Mya Hill-Moana is happy to be considered an old-school rugby league player.
But she’s also a member of the new school – a generation of women who are set to have more opportunities to play the game than ever before.
And even though she has only just turned 20, the Waikato product is already taking on leadership roles as she begins to blaze a trail with the Kiwi Ferns on the international stage and the Sydney Roosters in the NRL Women’s Premiership.
Most notably, Hill-Moana was given the responsibility of leading the haka for the Māori All Stars as they took on Australia’s Indigenous All Stars in their annual fixture over the last two years.
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The squads for those matches were restricted to players based in Australia due to Covid-19 restrictions and she was given the honor as one of the few members who could speak fluent te reo.
“I took that on the board so I could help the girls that were in camp build their inmate and be more comfortable speaking it and more comfortable showing it,” says Hill-Moana (Waikato Tainui).
“I’ve been fortunate enough to lead the haka for two years, and the girls have come to me and they do feel more confident in presenting themselves and doing the haka.
“They used to be scared. They thought they weren’t good enough or they thought they looked ugly or not fierce enough, but now with me helping them gain their confidence, they just love doing it and that’s a big piece of it, that I’m giving back to them.”
Hill-Moana’s first Māori All Stars nod came after she made her debut for the Kiwi Ferns at the end of 2020, coming off the interchange bench in the 28-8 win over Samoa that marked the team’s 25th anniversary.
She’s back with the national team this week as they prepare to play Tonga at Mt Smart Stadium on Saturday, in the middle of the first Matariki long weekend, and says it’s like being part of a sisterhood.
“It’s like we all grew up together because that’s how bonded we are now.
“Through all the different stages in a footy career – All-Stars, NRL, Māoris, everything – all these girls are always there, so when we do come into camp, it’s like we’ve never left each other.”
Kiwi Ferns coach Ricky Henry says Hill-Moana is “a middle forward from the old school,” who “plays really direct and plays with a lot of physicality,” but has also grown her football IQ during her first campaign with the Roosters.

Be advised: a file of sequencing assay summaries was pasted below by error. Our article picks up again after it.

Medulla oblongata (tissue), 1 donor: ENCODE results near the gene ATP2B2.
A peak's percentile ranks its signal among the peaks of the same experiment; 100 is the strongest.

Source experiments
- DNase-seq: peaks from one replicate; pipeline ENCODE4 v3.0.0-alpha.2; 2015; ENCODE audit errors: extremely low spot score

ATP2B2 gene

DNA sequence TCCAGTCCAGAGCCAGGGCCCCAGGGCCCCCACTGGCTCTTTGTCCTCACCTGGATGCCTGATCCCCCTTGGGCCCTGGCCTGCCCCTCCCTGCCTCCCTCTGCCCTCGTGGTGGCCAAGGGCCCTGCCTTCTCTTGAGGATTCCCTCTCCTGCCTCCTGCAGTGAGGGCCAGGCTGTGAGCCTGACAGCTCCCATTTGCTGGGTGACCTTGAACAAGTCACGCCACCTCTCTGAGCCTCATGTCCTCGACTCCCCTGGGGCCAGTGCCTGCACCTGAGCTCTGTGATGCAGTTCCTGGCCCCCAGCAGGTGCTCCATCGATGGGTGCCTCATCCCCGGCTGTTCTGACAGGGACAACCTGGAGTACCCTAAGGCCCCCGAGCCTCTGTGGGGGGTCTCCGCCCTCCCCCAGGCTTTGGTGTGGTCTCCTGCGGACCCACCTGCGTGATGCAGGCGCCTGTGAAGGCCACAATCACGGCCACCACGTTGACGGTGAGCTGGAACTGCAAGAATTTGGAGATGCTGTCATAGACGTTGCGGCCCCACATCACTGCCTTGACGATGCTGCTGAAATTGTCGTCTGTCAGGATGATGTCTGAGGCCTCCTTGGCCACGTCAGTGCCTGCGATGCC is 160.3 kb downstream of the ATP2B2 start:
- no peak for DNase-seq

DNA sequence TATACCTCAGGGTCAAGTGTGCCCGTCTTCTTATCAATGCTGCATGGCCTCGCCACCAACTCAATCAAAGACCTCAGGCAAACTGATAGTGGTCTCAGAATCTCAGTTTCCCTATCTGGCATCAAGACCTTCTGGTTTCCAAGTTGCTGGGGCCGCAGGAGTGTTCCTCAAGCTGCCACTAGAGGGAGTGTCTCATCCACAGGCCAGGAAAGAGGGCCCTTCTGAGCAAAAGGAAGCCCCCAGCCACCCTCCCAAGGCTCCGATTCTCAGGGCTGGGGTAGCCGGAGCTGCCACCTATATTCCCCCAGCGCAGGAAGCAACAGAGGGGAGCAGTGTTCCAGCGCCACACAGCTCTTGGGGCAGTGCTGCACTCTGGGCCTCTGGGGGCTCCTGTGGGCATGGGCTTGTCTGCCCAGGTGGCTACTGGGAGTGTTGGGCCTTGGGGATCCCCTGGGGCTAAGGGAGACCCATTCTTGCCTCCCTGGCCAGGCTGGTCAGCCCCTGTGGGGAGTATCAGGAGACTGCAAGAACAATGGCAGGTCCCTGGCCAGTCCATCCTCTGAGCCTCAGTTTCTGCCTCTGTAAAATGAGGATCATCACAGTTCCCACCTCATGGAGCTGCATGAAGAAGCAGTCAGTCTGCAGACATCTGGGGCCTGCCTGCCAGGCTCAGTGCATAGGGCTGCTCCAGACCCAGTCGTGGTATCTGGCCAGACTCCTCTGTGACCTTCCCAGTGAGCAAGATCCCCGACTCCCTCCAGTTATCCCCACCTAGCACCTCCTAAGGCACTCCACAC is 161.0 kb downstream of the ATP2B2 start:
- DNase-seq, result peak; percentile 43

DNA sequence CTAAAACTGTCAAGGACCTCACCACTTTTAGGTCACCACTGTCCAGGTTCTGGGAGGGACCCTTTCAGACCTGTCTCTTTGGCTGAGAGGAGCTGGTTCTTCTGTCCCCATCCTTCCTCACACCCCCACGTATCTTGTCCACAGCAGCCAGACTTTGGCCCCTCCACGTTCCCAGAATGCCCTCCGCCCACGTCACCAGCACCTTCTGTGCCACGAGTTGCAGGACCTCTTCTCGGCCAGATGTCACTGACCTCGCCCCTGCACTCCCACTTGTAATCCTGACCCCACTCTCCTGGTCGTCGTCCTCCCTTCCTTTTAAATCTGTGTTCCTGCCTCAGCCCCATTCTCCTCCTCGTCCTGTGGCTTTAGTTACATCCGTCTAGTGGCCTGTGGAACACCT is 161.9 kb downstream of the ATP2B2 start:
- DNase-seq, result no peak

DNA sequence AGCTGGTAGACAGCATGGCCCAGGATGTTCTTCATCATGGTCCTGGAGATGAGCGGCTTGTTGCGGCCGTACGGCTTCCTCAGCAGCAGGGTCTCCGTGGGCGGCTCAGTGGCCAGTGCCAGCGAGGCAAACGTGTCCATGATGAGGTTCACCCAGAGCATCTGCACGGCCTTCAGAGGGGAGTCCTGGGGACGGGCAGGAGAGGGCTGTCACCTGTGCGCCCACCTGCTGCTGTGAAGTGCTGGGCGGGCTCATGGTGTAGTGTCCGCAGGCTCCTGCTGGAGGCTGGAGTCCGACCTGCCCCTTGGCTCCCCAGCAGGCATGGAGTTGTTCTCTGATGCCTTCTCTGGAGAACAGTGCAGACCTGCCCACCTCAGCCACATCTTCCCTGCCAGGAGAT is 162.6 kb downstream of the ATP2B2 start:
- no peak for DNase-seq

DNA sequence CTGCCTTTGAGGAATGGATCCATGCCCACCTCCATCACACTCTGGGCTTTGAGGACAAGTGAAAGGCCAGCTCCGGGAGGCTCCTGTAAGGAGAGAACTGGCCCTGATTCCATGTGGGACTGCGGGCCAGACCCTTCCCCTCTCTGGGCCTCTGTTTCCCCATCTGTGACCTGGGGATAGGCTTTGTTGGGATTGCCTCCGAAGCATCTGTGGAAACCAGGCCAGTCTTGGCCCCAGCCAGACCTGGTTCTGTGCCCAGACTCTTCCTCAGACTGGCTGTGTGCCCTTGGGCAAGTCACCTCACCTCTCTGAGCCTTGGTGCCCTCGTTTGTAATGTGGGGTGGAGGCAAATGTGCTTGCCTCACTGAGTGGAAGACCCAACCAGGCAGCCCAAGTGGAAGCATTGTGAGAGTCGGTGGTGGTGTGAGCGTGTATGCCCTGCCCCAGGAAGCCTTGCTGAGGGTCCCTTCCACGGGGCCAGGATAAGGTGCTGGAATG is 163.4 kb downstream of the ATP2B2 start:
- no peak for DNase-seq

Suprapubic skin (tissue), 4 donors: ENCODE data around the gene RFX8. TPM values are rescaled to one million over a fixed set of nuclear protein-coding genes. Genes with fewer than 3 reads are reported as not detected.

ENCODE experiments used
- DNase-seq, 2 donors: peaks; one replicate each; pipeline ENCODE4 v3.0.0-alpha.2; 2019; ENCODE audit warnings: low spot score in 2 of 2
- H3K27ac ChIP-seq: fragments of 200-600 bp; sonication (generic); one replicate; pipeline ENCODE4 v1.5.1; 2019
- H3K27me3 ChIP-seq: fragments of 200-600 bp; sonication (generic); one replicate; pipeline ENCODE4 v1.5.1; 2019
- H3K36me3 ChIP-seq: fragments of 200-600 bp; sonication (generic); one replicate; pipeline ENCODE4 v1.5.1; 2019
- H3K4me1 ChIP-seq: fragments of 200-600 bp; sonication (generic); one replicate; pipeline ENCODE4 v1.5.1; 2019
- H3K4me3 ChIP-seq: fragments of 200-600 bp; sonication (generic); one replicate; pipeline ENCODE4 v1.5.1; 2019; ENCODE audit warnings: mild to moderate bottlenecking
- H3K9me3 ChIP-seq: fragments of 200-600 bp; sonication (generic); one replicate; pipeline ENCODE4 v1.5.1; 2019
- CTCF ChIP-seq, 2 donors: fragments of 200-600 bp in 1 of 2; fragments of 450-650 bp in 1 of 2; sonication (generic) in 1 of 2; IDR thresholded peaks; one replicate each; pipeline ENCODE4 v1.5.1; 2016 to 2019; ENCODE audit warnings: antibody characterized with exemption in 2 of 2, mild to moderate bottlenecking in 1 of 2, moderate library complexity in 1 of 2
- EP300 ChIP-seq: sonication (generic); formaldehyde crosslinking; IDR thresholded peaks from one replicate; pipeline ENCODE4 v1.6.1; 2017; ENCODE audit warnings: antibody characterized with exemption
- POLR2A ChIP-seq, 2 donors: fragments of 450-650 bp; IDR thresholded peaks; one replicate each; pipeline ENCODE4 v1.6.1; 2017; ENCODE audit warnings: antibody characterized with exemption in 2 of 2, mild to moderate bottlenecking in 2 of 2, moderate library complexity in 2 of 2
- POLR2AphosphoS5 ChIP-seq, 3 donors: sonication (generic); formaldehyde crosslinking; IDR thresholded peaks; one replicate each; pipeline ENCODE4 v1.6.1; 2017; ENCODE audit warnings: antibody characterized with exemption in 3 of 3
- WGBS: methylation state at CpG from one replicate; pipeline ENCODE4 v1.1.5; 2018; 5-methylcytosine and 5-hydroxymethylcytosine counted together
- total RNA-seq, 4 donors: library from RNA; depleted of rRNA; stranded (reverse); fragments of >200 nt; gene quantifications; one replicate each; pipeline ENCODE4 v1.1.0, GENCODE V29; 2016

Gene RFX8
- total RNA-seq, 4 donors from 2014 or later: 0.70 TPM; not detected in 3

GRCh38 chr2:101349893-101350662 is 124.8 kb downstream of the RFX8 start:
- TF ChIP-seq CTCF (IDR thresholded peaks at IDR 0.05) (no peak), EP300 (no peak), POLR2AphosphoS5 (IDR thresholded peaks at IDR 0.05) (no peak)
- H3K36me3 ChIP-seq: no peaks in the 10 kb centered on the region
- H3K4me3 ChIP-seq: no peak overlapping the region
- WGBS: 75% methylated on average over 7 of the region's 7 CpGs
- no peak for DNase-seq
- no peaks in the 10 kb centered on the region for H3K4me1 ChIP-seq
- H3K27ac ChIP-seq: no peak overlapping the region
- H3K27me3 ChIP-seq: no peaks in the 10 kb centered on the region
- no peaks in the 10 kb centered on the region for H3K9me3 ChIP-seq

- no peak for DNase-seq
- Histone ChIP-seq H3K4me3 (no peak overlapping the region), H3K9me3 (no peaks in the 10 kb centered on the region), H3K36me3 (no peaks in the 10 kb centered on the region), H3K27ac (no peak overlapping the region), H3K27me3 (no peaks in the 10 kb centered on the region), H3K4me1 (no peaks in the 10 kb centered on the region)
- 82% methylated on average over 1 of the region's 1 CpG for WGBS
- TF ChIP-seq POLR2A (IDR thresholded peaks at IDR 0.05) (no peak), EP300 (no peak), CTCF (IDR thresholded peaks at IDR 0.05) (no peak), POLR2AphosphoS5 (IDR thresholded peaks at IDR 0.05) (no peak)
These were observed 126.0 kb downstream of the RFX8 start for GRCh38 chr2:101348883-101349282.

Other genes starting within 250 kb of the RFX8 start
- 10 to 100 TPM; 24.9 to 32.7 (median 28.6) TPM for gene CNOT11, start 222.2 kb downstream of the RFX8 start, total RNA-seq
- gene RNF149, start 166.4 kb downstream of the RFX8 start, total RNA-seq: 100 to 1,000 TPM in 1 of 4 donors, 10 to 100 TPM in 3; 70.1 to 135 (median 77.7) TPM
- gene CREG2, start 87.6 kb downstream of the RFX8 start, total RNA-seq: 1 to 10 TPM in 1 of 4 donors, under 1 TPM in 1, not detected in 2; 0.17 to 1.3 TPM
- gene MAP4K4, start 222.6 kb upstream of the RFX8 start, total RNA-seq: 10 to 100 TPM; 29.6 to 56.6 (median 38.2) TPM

Hill-Moana laughs when the old-school tag is brought up and says she gets it from her dad, Tame Moana, who also plays prop and is still running around for their club, Taniwharau in Huntly, in his 40s.
“I take a lot of tips from my dad. He’s an old school player as well – just run up hard, tackle hard, get up, and go again.
“I do think I’m a little bit of an old school player because of my dad, but I wouldn’t have it any other way.”
Having made her Kiwi Ferns debut at the end of 2020 and her Māori All Stars debut in early 2021, Hill-Moana had to wait to make the step up to NRLW, with the 2021 season delayed on a couple of occasions before it finally took place earlier this year.
She started for the Roosters in the grand finale at Moreton Daily Stadium in Redcliffe, north of Brisbane, and says it was a “next level” contest to be a part of.
“I don’t think I’d been in an environment like that before. I’d only seen it on TV. Being in it, being the one running out on the field, having the butterflies, the emotions – everything was just kicking in.
“But as soon as you touch the footy, or as soon as you make your first tackle, you’re in the zone.”
Two months on, the defining memory for Hill-Moana from her side’s 16-4 win over the St George Illawarra Dragons was receiving her premiership ring at the end of it.
Then came her return home to Huntly in north Waikato and Taniwharau, where she was able to celebrate her success with friends and family, none of whom could travel to see her play in person due to Covid-19 border restrictions.
Hill-Moana also became the first woman to receive a club blazer for on-field feats, joining a select group of women to have one at all. She hopes she’ll be the first of many to come and says her de ella “heart was full” after the special occasion.
“Not many women in our club have a blazer, so I’m very fortunate and very honored to have one and I have got it here with me [in the Kiwi Ferns camp].
“The club means so much to me. They do a lot for me. They always support me from afar. If I do come up to big games, I always get a video from my club, and it always puts tears on my face.
“Everywhere I go, I always represent my club. I’ll always go back to them.”
Hill-Moana has split her time between New Zealand and Australia since 2017 and will go again with the Roosters as they seek to defend their title when the 2022 NRLW season begins in August.
She is excited about the opportunities that competition will present as it grows, including the prospect of being able to forge a full-time career in the game she loves, but in the immediate future, she also has her sights set on playing for the Kiwi Ferns at the Women’s Rugby League World Cup in England later this year.
“Making NRL was the first on the list, but now that has been accomplished, my next step is the World Cup,” says Hill-Moana, who will make her second Kiwi Ferns appearance and first start this weekend.
“Being able to play this test match, I can show what I am capable of doing, and hopefully the coaches will take it on board.
“I’ll be working hard for my own position, but working hard for our girls as well, and hoping to be fortunate enough to make that World Cup side, and represent my country at the World Cup.”